The Disciple Scroll by Allan Rabinowitz

In 2010, I had the rich blessing to be part of a Down Ancient Paths experience led by my special friend Charles. During our trek through Syria, Jordan, and Israel, we were treated to some of the best guides in the Middle East.  

allanOn a level all his own was a fellow named Allan Rabinowitz. A storyteller extraordinaire, Allan could make mounds of rock come alive, as if ruins whispered their tales into his ears. He has avidly studied the land and the history of Israel for more than 25 years, even hiking large portions of the countryside, including all 1000 KM of the Israel Trail.

But when the “official” tour was done, what Allan really loved to talk about were the Old Testament prophets, specifically Jeremiah. In fact, if one listened long enough, mention might arise of a novel Allan had been lovingly labouring over for years–an historical exploration of the Prophet of Sorrow’s life, as seen through the eyes of his scribe Baruch.  Admiring both Allan’s expertise and passion on his subject matter–and dreaming of writing myself–I asked him questions about his writing process and his plan for publishing.

Upon returning home, I tucked into the back of my mind a note to keep an ear to the ground for Allan’s book down the road.  Re-discovering that note recently, I was pleasantly surprised to finally find Allan’s name on both Amazon (Kindle) and Smashwords (All Sorts of Formats). Apparently, Allan chose to E-publish, meaning you cannot purchase a bound and printed version of his work.

But don’t let that stop you!

(The flip-side is that you can own this treasure for under $4 and read it however you want.)

disciple scrollI just finished the novel and can vouch for its worth.  What a gem!  Even if you’ve never met Allan, you will quickly know that you are reading the work of a gifted storyteller. The days of Jerusalem’s demise at the hands of Babylon come to life in frightening ways, and the life of the prophet Jeremiah becomes vivid like never before as you work your way through these pages.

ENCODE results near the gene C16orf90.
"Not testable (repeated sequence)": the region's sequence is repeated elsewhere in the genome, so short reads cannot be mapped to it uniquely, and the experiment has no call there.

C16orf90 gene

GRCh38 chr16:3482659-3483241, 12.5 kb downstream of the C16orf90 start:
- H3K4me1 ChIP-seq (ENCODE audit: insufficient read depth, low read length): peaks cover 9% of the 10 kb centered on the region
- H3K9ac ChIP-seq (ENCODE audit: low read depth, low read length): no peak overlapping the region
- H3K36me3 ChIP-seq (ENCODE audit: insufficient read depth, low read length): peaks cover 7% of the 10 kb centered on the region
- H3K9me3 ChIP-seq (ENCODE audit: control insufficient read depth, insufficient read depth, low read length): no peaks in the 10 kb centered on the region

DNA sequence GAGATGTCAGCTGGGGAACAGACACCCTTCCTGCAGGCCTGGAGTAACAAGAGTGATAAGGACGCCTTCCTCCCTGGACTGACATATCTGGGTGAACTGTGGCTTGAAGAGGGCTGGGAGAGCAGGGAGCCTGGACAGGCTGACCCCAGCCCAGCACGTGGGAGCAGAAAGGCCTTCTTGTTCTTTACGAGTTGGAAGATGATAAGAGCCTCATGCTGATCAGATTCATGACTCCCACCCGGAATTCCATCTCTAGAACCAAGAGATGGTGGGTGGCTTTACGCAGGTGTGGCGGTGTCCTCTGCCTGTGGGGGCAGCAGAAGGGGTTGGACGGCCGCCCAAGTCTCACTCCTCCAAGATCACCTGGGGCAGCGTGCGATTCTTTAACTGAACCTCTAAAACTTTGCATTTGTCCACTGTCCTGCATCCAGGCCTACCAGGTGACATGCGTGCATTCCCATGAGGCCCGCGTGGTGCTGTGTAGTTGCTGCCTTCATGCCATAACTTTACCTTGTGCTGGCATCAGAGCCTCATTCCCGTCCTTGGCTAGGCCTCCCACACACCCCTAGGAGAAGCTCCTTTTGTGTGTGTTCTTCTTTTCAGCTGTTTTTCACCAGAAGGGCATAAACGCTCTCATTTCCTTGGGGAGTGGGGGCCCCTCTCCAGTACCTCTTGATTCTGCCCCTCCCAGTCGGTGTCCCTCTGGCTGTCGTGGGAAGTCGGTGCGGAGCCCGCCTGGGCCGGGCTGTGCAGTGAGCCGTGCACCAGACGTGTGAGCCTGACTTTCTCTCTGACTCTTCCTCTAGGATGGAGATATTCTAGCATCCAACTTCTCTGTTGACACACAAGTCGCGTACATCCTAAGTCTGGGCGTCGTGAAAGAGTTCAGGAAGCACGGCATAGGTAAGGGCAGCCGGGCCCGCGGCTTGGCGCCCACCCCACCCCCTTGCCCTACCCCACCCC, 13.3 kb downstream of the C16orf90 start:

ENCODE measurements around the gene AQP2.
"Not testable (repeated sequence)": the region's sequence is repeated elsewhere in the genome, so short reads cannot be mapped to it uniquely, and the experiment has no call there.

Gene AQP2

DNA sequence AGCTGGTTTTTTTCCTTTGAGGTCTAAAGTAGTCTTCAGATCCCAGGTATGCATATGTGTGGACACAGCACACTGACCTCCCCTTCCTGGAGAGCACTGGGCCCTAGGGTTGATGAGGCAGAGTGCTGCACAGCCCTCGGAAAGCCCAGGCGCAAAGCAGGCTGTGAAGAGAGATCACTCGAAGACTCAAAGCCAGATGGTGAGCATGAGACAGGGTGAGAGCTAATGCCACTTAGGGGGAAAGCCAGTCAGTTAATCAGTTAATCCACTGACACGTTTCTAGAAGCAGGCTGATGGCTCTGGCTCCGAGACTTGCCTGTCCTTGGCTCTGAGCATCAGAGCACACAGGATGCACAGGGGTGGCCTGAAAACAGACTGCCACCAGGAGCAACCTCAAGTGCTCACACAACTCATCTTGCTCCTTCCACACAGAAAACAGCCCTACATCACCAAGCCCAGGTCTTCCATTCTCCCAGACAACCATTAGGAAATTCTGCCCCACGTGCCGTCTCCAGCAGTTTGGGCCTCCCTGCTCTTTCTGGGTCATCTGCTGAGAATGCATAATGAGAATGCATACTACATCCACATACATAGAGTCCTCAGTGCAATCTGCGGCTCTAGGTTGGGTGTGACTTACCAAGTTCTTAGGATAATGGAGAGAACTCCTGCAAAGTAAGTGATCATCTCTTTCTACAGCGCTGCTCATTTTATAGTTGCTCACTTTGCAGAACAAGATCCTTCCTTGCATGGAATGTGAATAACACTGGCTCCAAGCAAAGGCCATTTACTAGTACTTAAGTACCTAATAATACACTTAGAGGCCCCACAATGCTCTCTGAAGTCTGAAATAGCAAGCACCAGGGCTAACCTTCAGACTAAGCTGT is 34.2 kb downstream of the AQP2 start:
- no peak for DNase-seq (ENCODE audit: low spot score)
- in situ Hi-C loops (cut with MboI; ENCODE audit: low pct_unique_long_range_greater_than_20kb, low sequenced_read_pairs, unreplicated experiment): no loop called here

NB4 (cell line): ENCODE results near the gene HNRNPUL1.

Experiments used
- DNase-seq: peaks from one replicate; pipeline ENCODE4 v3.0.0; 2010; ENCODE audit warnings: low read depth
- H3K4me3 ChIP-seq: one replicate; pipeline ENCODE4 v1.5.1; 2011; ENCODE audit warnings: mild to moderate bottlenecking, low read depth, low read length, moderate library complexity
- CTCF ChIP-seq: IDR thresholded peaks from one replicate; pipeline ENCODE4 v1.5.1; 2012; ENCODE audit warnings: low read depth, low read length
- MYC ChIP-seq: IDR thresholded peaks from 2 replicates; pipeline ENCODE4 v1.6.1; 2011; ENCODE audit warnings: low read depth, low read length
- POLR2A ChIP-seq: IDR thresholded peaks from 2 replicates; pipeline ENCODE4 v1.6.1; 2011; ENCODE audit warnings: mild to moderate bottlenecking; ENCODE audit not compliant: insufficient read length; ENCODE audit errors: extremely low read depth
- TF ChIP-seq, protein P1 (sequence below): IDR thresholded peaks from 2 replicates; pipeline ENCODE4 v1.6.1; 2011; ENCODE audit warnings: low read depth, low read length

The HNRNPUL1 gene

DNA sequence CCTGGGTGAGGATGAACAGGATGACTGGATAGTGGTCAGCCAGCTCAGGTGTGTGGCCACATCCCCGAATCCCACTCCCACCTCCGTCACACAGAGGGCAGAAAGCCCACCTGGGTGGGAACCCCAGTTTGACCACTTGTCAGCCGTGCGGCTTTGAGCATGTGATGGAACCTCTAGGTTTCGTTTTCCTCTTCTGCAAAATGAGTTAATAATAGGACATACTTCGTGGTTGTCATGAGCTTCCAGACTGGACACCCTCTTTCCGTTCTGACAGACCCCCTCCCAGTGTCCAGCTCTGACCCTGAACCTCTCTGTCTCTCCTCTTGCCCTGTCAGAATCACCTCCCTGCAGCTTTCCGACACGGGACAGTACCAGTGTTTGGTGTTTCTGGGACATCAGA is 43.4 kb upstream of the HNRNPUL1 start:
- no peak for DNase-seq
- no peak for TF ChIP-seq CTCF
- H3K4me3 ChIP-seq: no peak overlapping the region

When I visited with Allan in 2010, he spoke of this novel as if it was the project of his life. So what happens when you take a gifted and passionate individual and then skim off the very best they have to offer over years of their life?

You get something like “The Disciple’s Scroll”.

I hope you will get it!

Losing Faith (Part VI): Less than Certain

NOTE: This post of an ongoing series titled, “Losing Faith”. Previous posts can be seen HERE.


I love certainty.

Great comfort arrives when pieces fit snugly together. If I have must have letters, let the I’s be dotted and the T’s be crossed. If I must have ducks, let them be in well-straightened rows.

That said, it’s easy for me to enjoy the opening chapters of Scripture. Genesis 1-2 contain the poetic telling of the world’s origins. In three words: Creator calms chaos. A state of lightless emptiness receives form and fill. Perfect pieces are shaped and snapped into one another. God called it good, and my order-loving self rejoiced.

However, Yahweh’s demolition skills are also exceptional when He notes the need. Genesis 6 begins the story around Noah, in which God unravels the intricate stitching of the Creation account. Re-creation is preceded by un-creation. I can sketch this logical need with clarity, but I failed to consider what such swirling floods would feel like when my own feet were swept away by the current.

Faith and Certainty

You see, the trouble is that faith and certainty are mutually exclusive. The quest for one endangers the other. More than that, the demand for one executes the other. The term “faith” is found 400+ times in the Bible (depending on translation used). In turn, one could reasonably conclude that certainty is therefore not a central experience to those who desire interaction with God. He has never dealt in that currency.

When Jesus called his first disciples, we read that they left behind nets and fathers and tables and what-not. They had no idea where Jesus was taking them or what would unfold along the way, but they held no illusions that they could both stay and go. There is no option of receiving without releasing.

Over the last few years, God has asked me to release my mind.

That sentence is begging for misunderstanding.

What I Do Not Mean

I am not speaking of believing blindly, of tossing aside one’s discernment, or becoming foolish or reckless or stupid. Our brains are glorious gifts, capable of shocking possibilities. I am certain that God wants them used to their fullest potential, and I am set on faithfully stewarding the one in my skull.

God’s nudge that I “let go” wasn’t a prompt to stop thinking. It was a loving lesson delivered vividly multiple times in the past four years. Even the slowest student starts to soak up a message after that type of immersion. What did I soak up?